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Semin Intervent Radiol. 2008 Jun;25(2):132-45. doi: 10.1055/s-2008-1076686.

Percutaneous transhepatic portal vein embolization: rationale, technique, and outcomes.

Author information

1
Division of Diagnostic Imaging, Interventional Radiology Section, The University of Texas M. D. Anderson Cancer Center, Houston, Texas.

Abstract

Portal vein embolization (PVE) is used to induce preoperative liver hypertrophy in patients with anticipated marginal future liver remnant (FLR) volumes who are otherwise potential candidates for resection. PVE can be performed utilizing the transhepatic contralateral and ipsilateral approaches. The transhepatic contralateral approach is the most commonly used technique worldwide, largely owing to its technical ease. However, the contralateral approach risks injuring the FLR, thereby compromising the planned surgical resection. The transhepatic ipsilateral approach offers a potentially safer alternative because the complications associated with this approach affect only the hepatic lobe that will be resected and are usually not serious enough to preclude surgery. This article discusses PVE using the transhepatic ipsilateral and contralateral approaches, including patient selection criteria, anatomical and technical considerations, and patient complications and outcomes.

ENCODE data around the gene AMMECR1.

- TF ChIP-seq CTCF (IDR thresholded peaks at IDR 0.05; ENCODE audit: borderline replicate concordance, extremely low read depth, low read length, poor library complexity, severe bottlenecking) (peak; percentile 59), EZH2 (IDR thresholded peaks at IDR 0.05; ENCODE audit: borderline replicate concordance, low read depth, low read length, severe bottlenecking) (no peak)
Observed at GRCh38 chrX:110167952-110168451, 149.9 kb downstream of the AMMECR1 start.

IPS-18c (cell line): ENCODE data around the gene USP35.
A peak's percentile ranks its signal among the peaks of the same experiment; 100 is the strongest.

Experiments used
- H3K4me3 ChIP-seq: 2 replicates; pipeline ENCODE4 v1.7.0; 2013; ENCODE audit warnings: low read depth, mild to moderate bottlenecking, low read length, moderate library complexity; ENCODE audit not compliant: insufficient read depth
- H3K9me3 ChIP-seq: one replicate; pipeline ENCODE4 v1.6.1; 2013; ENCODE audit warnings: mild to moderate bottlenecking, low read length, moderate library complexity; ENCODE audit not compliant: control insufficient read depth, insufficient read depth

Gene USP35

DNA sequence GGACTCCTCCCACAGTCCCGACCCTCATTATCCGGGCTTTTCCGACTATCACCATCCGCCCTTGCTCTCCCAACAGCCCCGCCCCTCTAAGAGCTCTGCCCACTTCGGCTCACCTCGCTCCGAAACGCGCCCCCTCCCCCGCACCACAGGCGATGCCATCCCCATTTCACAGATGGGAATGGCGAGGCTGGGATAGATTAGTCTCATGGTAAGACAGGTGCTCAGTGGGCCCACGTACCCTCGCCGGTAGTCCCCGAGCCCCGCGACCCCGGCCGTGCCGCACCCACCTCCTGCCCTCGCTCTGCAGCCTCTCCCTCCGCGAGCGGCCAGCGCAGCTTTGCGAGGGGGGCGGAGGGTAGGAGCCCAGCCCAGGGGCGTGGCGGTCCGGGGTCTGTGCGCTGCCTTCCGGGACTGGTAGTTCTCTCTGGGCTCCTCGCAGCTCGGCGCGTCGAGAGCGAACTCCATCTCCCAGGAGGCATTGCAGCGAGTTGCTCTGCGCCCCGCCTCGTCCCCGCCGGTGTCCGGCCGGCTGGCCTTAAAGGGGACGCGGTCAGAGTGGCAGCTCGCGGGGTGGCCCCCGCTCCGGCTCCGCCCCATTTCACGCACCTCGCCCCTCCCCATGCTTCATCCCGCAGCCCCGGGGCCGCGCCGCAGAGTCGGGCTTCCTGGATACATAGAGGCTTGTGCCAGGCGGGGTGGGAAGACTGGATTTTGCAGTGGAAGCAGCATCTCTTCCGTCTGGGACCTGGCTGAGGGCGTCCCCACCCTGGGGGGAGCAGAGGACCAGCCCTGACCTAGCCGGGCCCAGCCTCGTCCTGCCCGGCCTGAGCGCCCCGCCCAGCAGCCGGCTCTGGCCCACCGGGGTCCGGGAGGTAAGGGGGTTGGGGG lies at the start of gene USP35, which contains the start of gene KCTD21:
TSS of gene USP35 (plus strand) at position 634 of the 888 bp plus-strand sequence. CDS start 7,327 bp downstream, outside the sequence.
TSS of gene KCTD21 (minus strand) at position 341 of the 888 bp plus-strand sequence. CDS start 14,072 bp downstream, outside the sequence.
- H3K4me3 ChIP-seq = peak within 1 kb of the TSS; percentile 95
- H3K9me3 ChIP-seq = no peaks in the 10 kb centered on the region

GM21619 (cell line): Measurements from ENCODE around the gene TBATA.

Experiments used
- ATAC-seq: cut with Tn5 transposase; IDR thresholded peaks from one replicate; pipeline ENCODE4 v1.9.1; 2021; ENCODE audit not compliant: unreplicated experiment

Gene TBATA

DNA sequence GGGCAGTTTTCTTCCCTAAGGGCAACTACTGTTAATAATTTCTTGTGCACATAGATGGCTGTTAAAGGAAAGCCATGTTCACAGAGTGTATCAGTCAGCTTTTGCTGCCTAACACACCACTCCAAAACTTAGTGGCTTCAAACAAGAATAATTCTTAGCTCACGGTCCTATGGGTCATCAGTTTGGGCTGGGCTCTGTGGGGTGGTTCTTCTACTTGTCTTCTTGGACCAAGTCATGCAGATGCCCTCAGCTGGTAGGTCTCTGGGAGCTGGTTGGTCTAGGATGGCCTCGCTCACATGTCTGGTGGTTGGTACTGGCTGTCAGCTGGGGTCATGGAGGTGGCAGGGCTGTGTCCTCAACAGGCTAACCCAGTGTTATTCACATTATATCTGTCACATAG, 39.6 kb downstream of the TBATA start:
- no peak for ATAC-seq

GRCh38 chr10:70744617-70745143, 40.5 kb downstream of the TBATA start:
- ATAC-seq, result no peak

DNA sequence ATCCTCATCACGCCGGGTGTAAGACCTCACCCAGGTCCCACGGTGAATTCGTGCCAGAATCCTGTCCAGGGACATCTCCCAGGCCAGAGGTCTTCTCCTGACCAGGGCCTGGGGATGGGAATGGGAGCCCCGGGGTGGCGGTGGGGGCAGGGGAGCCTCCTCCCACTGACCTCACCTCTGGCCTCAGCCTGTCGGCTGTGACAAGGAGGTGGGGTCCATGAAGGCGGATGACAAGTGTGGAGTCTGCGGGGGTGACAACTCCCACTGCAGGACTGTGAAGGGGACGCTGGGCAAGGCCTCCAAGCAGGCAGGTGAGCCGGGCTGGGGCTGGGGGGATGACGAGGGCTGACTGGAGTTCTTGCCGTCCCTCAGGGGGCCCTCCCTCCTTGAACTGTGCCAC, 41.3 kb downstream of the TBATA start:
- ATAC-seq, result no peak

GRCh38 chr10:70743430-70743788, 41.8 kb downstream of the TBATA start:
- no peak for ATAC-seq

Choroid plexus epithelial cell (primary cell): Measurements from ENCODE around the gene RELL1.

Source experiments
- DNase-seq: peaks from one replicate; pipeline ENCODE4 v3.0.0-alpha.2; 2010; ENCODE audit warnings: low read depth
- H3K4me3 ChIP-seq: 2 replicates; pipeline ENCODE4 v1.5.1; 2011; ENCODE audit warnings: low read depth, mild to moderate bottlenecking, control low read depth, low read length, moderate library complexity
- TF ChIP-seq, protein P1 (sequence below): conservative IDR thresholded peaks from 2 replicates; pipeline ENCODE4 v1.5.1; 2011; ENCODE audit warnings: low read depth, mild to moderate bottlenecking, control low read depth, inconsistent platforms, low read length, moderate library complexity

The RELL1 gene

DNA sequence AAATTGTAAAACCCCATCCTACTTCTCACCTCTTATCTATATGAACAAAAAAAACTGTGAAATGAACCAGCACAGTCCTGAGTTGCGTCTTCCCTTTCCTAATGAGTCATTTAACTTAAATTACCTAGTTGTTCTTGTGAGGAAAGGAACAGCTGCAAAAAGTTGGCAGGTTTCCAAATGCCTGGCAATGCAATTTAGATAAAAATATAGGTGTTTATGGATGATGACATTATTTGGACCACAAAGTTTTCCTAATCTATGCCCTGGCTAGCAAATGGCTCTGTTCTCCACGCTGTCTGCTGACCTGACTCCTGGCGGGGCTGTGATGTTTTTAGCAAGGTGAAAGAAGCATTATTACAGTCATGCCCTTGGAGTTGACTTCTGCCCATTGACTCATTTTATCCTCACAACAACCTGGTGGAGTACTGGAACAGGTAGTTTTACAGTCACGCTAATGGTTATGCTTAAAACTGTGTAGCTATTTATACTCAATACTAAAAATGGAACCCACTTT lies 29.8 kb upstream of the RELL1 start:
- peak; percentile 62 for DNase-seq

KEYWORDS:

Portal vein embolization; liver cancer; liver hypertrophy; liver resection

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